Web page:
all over the town; his widow had not given up the business, but
managed the carriers as well as her husband had done, so that
some days they would bring in as much as five roubles from their
"The young fellow, too, made a trifle on his own account. He
used to breed fancy pigeons and sell them to fanciers; at times
he would stand for hours on the roof, waving a broom in the air
and whistling; his pigeons were right up in the clouds, but it
wasn't enough for him, and he'd want them to go higher yet.
Siskins and starlings, too, he used to catch, and he made cages
for sale. All trifles, but, mind you, he'd pick up some ten
roubles a month over such trifles. Well, as time went on, the
old lady lost the use of her legs and took to her bed. In
consequence of which event the house was left without a woman to
look after it, and that's for all the world like a man without
an eye. The old lady bestirred herself and made up her mind to
marry Vasya. They called in a matchmaker at once, the women got
to talking of one thing and another, and Vasya went off to have
a look at the girls. He picked out Mashenka, a widow's daughter.
They made up their minds without loss of time and in a week it
was all settled. The girl was a little slip of a thing,
seventeen, but fair-skinned and pretty-looking, and like a lady
in all her ways; and a decent dowry with her, five hundred
roubles, a cow, a bed. . . . Well, the old lady -- it seemed as
though she had known it was coming -- three days after the
wedding, departed to the Heavenly Jerusalem where is neither
sickness nor sighing. The young people gave her a good funeral
and began their life together. For just six months they got on
splendidly, and then all of a sudden another misfortune. It
never rains but it pours: Vasya was summoned to the recruiting
office to draw lots for the service. He was taken, poor chap,
for a soldier, and not even granted exemption. They shaved his
head and packed him off to Poland. It was God's will; there was
nothing to be done. When he said good-bye to his wife in the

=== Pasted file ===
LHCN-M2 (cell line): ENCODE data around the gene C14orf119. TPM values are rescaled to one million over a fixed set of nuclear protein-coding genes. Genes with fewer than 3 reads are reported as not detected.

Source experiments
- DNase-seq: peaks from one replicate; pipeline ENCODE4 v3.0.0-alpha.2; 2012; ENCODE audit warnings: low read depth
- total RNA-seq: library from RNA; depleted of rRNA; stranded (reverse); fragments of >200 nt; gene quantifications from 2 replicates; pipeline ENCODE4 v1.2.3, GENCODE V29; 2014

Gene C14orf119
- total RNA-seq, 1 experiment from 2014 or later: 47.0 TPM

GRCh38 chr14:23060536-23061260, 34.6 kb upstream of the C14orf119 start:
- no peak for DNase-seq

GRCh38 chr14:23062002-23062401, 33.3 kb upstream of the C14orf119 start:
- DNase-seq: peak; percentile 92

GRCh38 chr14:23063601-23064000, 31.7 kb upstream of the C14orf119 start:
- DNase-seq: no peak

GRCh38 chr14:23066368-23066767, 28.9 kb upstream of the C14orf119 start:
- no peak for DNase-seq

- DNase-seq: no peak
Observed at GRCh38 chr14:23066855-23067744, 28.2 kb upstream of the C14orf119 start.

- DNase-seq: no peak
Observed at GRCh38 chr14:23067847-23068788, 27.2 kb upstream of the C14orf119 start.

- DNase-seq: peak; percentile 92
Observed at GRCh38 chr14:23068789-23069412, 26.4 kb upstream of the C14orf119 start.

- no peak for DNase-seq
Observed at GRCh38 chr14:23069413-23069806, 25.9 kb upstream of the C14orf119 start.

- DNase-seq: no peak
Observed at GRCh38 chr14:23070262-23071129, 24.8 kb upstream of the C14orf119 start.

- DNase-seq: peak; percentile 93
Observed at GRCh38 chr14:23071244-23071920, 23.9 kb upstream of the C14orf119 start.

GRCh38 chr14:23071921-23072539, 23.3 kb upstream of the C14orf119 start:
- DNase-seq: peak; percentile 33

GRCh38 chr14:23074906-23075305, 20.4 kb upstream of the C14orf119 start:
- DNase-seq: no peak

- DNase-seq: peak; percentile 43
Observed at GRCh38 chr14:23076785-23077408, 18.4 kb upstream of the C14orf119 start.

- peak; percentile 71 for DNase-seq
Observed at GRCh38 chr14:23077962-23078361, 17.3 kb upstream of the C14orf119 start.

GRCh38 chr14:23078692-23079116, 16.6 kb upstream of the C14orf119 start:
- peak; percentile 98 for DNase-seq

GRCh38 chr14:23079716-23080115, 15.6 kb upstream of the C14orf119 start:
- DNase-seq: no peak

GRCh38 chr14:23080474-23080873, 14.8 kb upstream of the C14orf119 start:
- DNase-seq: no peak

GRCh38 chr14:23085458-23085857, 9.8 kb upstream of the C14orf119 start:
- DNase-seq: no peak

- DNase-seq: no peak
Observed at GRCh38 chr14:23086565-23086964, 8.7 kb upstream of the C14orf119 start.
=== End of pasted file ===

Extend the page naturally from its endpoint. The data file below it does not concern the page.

yard, he bore it all right; but as he glanced up at the hay-loft
and his pigeons for the last time, he burst out crying. It was
pitiful to see him.
"At first Mashenka got her mother to stay with her, that she
mightn't be dull all alone; she stayed till the baby -- this
very Kuzka here -- was born, and then she went off to Oboyan to
another married daughter's and left Mashenka alone with the
baby. There were five peasants -- the carriers -- a drunken
saucy lot; horses, too, and dray-carts to see to, and then the
fence would be broken or the soot afire in the chimney -- jobs
beyond a woman, and through our being neighbours, she got into
the way of turning to me for every little thing. . . . Well, I'd
go over, set things to rights, and give advice. . . . Naturally,
not without going indoors, drinking a cup of tea and having a
little chat with her. I was a young fellow, intellectual, and
fond of talking on all sorts of subjects; she, too, was
well-bred and educated. She was always neatly dressed, and in
summer she walked out with a sunshade. Sometimes I would begin
upon religion or politics with her, and she was flattered and
would entertain me with tea and jam. . . . In a word, not to
make a long story of it, I must tell you, old man, a year had
not passed before the Evil One, the enemy of all mankind,
confounded me. I began to notice that any day I didn't go to see
her, I seemed out of sorts and dull. And I'd be continually
making up something that I must see her about: 'It's high time,'
I'd say to myself, 'to put the double windows in for the
winter,' and the whole day I'd idle away over at her place
putting in the windows and take good care to leave a couple of
them over for the next day too.